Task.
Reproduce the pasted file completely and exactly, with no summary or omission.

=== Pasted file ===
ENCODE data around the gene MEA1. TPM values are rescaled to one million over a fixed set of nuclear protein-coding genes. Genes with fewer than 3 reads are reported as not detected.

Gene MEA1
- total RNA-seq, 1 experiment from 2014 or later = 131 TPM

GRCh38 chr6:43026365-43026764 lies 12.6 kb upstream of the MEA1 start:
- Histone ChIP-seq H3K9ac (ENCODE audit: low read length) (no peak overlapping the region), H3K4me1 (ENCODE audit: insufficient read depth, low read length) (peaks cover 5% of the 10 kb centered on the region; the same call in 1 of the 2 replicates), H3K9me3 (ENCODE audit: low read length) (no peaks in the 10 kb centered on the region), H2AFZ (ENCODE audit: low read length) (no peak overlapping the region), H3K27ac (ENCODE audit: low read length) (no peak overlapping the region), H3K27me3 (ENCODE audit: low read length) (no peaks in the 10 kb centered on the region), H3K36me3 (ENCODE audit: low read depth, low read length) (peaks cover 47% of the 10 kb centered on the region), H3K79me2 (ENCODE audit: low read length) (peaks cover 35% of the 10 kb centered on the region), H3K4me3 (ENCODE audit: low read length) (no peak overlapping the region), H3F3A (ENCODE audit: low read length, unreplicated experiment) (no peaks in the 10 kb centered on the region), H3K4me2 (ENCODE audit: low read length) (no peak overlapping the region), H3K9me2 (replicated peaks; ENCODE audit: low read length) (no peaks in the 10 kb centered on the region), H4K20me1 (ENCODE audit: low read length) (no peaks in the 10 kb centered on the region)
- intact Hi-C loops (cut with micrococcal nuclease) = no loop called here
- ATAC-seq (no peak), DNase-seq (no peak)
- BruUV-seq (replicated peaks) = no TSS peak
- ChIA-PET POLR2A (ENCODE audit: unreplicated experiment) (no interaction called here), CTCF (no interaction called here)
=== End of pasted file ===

ENCODE data around the gene MEA1. TPM values are rescaled to one million over a fixed set of nuclear protein-coding genes. Genes with fewer than 3 reads are reported as not detected.

Gene MEA1
- total RNA-seq, 1 experiment from 2014 or later = 131 TPM

GRCh38 chr6:43026365-43026764 lies 12.6 kb upstream of the MEA1 start:
- Histone ChIP-seq H3K9ac (ENCODE audit: low read length) (no peak overlapping the region), H3K4me1 (ENCODE audit: insufficient read depth, low read length) (peaks cover 5% of the 10 kb centered on the region; the same call in 1 of the 2 replicates), H3K9me3 (ENCODE audit: low read length) (no peaks in the 10 kb centered on the region), H2AFZ (ENCODE audit: low read length) (no peak overlapping the region), H3K27ac (ENCODE audit: low read length) (no peak overlapping the region), H3K27me3 (ENCODE audit: low read length) (no peaks in the 10 kb centered on the region), H3K36me3 (ENCODE audit: low read depth, low read length) (peaks cover 47% of the 10 kb centered on the region), H3K79me2 (ENCODE audit: low read length) (peaks cover 35% of the 10 kb centered on the region), H3K4me3 (ENCODE audit: low read length) (no peak overlapping the region), H3F3A (ENCODE audit: low read length, unreplicated experiment) (no peaks in the 10 kb centered on the region), H3K4me2 (ENCODE audit: low read length) (no peak overlapping the region), H3K9me2 (replicated peaks; ENCODE audit: low read length) (no peaks in the 10 kb centered on the region), H4K20me1 (ENCODE audit: low read length) (no peaks in the 10 kb centered on the region)
- intact Hi-C loops (cut with micrococcal nuclease) = no loop called here
- ATAC-seq (no peak), DNase-seq (no peak)
- BruUV-seq (replicated peaks) = no TSS peak
- ChIA-PET POLR2A (ENCODE audit: unreplicated experiment) (no interaction called here), CTCF (no interaction called here)